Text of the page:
Prevalence of varicocoele and its association with body mass index among 39,559 rural men in eastern China: a population-based cross-sectional study.

Varicocoele is a common cause of male infertility. We undertook a population-based cross-sectional study to evaluate the prevalence of varicocoele among rural men in eastern China and its association with body mass index. A total of 39,559 rural men in six counties in Beijing, Guangdong and Shandong provinces were recruited from 2011 to 2012. The presence and severity of varicocoele were measured by physical examinations. Univariate and multivariate logistic regression models were constructed to assess the association between varicocoele and body mass index after adjusting for possible confounders. Varicocoele was diagnosed in 1911 of 39,559 participants with an overall prevalence of 4.83%. The prevalence of varicocoele was highest in underweight (6.29%) and lowest in obese patients (3.71%, p < 0.05). The prevalence also decreased as body mass index increased in all three varicocoele grades. In multivariate logistic regression analysis after adjusting for region, age, height, occupation, cigarette smoking and alcohol consumption, body mass index was still inversely and independently associated with varicocoele (p < 0.001). Compared with normal weight men, underweight men (OR = 1.34; 95% CI, 1.10-1.63) were more likely to have varicocoele, whereas overweight men (OR = 0.88; 95% CI, 0.79-0.99) and obese men (OR = 0.75; 95% CI, 0.58-0.97) were less likely to have varicocoele. This study revealed that the prevalence of varicocoele was 4.83% among rural men in eastern China; body mass index was inversely and independently associated with the presence of varicocoele. Future efforts should be made to validate the risk factors for varicocoele and strengthen the prevention and treatment of varicocoele, especially in underweight men.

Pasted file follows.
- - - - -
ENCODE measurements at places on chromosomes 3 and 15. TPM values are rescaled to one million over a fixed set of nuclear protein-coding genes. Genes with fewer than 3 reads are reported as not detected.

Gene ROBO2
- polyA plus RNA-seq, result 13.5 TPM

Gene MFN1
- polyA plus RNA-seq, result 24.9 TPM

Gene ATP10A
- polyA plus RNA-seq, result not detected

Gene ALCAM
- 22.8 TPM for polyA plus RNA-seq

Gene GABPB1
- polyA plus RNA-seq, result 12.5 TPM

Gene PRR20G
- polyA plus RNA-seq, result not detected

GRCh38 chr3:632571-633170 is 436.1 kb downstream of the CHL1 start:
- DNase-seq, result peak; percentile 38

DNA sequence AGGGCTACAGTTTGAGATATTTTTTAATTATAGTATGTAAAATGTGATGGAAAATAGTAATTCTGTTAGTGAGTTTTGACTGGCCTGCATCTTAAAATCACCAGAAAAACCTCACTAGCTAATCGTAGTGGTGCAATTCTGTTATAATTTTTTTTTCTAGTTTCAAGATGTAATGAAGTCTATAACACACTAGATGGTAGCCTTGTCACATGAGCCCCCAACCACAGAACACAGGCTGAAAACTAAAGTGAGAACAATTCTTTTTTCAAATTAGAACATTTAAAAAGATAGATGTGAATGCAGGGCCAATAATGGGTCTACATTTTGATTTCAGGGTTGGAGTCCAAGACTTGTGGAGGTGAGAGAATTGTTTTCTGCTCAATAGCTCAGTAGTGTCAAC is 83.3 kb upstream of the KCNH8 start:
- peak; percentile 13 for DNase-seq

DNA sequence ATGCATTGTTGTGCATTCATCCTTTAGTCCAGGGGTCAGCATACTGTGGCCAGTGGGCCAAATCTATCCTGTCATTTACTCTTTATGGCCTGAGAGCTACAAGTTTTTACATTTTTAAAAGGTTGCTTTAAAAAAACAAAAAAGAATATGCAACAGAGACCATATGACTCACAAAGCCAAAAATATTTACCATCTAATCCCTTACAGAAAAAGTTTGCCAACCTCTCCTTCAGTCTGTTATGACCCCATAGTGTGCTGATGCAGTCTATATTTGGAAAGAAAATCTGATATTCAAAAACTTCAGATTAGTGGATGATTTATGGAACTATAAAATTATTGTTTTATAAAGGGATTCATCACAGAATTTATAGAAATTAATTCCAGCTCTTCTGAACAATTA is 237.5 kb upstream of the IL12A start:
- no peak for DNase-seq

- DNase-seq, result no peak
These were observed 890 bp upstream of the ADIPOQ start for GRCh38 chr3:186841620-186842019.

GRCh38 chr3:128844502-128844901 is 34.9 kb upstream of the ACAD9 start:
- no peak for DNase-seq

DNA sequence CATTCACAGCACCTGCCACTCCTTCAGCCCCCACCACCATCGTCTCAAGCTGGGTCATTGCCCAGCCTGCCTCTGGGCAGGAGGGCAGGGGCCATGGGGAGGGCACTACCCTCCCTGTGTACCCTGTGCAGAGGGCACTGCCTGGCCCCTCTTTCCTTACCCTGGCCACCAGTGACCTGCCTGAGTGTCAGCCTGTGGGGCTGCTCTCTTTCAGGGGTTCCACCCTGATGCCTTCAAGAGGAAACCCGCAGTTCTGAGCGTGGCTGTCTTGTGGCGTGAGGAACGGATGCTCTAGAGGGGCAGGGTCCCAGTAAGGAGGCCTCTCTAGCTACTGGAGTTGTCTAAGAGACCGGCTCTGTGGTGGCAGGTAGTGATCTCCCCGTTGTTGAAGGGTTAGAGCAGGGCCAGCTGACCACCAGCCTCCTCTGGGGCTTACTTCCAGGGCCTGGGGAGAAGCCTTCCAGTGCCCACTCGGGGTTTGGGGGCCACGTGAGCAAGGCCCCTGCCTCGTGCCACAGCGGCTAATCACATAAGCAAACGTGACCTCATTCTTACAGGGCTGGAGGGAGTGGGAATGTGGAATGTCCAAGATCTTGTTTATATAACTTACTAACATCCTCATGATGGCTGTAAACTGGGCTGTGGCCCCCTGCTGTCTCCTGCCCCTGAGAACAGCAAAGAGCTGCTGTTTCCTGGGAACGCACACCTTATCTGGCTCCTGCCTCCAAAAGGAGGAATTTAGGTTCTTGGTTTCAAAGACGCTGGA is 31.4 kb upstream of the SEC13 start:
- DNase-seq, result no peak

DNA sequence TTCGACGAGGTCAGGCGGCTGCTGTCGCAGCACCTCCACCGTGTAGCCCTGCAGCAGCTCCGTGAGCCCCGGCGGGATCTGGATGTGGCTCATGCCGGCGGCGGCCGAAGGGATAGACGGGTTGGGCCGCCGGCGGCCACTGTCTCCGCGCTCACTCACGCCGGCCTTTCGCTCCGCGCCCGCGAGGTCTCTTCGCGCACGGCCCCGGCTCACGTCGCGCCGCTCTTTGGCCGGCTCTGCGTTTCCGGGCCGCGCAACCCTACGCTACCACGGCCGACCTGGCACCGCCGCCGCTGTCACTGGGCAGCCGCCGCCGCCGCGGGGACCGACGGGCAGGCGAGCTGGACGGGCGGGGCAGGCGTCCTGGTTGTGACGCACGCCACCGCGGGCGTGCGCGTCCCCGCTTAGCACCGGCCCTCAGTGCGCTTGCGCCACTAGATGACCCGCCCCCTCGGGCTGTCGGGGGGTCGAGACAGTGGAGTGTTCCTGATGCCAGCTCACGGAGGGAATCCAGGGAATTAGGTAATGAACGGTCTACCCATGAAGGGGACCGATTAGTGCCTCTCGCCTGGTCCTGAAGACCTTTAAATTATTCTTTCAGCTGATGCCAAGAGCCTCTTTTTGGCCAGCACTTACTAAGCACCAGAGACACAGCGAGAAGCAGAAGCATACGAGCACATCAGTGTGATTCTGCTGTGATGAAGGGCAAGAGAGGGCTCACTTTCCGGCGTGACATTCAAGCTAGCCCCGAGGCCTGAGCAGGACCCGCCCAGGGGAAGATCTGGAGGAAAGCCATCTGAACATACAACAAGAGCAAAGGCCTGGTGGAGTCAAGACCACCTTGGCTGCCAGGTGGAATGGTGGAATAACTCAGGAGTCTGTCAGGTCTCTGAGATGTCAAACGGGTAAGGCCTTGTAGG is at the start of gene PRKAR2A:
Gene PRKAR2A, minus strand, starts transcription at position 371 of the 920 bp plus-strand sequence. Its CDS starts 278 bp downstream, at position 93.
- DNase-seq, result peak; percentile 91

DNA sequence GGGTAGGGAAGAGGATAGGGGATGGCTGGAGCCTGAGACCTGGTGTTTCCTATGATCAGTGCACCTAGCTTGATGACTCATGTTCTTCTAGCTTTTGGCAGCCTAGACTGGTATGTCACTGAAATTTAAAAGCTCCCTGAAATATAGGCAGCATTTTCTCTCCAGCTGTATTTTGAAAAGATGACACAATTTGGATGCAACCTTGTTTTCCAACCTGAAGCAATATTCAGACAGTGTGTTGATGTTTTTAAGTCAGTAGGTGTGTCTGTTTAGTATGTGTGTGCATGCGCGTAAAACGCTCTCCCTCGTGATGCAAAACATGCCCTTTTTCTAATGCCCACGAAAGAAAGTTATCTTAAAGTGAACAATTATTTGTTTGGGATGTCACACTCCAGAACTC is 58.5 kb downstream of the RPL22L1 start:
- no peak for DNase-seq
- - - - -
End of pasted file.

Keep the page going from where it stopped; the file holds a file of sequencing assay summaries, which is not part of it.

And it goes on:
Andrology. 2017 May [Epub]

J Liu, S Zhang, M Liu, Q Wang, H Shen, Y Zhang, D Yan

Department of Child, Adolescent and Women's Health, School of Public Health, Peking University, Beijing, China., Department of Maternal and Child Health, National Health and Family Planning Commission of the PRC, Beijing, China., Department of Epidemiology and Biostatistics, School of Public Health, Peking University, Beijing, China.